I just had the privilege of presenting at two of the 2011 NCTM Regional Conferences. While attending both conferences, I noticed that a common theme in many presentations related to creating/developing mathematical thinkers. This got me thinking about how the questions we ask, or more importantly, don't ask students on a daily basis can cultivate, hinder, or even prevent mathematical thinking. So, I've started a list of questions/question prompts that can/should be used regularly to help cultivate mathematical thinking and reasoning.

**Questions That Cultivate Mathematical Thinking (this list in no particular order):**

**Why?...Why did you do that?...Why do you think...?...Explain your thinking.**--- In my opinion, asking "why" is one of the most overlooked, undervalued, and important questions a math teacher can ask. This question helps teachers by giving them a better understanding of where the student is coming from and how much they really do understand about a given topic, concept, or problem solving situation. Asking "why?" requires students to think about and verbalize their thought processes. When you ask students "why?", you gather information to help you ask other questions that address misconceptions and further mathematical thinking.

**What if...?**---- "What if" questions allow teachers to change constraints on problems/situations. This furthers mathematical thinking by having students see patterns and relationships beyond the initial problem. "What if" questions also help students to see that their initial thoughts about the answer to the question or their problem solving strategy may no longer apply to the new situation. This understanding helps students learn to focus on the context of a problem rather than what they perceive as "set guidelines" for solving a particular type of problem.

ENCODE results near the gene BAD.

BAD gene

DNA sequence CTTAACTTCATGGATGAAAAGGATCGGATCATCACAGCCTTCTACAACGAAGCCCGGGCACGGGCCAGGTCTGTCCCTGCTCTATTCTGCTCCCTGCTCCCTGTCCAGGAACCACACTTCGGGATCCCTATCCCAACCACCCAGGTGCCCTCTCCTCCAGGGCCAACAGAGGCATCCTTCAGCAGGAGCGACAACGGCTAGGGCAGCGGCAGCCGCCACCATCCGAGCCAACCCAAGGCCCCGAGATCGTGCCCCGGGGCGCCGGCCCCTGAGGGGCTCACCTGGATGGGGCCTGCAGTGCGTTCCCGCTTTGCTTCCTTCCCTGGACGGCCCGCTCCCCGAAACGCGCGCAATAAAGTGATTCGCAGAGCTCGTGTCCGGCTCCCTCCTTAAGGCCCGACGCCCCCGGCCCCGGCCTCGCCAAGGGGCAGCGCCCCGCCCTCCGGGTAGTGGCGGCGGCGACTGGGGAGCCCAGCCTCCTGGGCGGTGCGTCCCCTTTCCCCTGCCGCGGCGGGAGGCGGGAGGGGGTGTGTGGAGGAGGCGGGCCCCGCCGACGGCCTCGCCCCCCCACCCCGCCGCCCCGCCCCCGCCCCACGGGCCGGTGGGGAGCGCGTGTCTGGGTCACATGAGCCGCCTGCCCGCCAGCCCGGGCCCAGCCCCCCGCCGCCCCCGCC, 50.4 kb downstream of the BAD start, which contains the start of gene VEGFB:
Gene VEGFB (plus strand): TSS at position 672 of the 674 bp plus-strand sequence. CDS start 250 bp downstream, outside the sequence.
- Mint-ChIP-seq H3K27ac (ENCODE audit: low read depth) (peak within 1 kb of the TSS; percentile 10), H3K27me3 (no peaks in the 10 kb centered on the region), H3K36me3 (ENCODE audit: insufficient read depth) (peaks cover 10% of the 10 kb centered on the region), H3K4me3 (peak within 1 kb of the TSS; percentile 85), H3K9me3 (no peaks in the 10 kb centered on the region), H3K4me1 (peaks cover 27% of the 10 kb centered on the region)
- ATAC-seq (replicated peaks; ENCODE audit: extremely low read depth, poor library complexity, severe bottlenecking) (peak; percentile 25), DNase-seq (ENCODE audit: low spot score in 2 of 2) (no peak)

Example of "What if" questioning:The two tables below represent the sales from Fu Do Chinese restaurant in Anchorage, Alaska. The premise of the problem is that Fu Do, a family owned and operated restaurant, had to close four days during the week of 10/9 - 10/15 due to a death in the family.

The questions:

First Question:Which measure of center (mean, median, or mode) best represents the sales of Fu Do on Oct. 2 - 8 (a typical week)?

"What if"Question:What if Fu Do had to close 4 days for a funeral? Which measure of center best represents the sales from the week of Oct. 9 - 15?

In Table 2, the constraints of the problem were changed resulting in the possibility of a different answer to the question. This type of problem and questioning provides a basis for rich, interesting discussions about which measure of center is the best representation and what factors impact this decision (range, the context of the situation, etc.). Students begin to see that they need to consider many factors when answering a question like this.

This problem/discussion/question can be taken even further by asking another "What if" question that again changes the constraints of the problem.